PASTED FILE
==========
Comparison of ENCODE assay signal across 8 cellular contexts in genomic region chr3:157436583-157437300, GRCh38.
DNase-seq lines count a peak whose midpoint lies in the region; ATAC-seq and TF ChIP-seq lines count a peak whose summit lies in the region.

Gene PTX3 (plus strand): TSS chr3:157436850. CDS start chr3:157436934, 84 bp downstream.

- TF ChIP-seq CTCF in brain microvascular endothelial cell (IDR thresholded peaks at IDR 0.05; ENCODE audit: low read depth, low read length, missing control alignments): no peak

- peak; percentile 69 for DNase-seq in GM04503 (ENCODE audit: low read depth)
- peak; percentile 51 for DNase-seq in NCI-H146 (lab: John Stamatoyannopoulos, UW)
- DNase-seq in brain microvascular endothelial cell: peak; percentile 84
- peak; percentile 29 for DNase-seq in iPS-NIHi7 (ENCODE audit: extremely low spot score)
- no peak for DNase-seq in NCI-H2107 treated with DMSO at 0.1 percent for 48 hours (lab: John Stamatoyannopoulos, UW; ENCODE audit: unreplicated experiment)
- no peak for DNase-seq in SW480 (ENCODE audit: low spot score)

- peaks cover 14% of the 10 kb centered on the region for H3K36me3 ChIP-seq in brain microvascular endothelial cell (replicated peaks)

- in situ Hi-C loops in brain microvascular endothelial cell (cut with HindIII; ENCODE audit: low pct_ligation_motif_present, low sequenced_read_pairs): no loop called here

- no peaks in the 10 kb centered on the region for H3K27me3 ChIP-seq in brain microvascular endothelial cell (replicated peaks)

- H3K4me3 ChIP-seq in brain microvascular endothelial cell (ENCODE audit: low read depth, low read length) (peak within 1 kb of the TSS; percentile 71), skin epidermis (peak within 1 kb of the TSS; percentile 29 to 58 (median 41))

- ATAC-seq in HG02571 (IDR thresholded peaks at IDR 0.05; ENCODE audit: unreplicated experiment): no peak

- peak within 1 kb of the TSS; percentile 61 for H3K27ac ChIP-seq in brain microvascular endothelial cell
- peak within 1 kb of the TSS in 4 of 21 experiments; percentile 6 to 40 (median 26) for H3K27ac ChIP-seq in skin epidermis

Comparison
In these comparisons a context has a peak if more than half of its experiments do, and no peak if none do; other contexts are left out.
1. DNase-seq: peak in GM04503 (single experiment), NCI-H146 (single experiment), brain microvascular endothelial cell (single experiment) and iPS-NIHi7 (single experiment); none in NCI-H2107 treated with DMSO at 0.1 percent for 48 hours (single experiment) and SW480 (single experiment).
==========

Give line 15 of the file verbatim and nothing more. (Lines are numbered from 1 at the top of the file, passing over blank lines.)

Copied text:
- ATAC-seq in HG02571 (IDR thresholded peaks at IDR 0.05; ENCODE audit: unreplicated experiment): no peak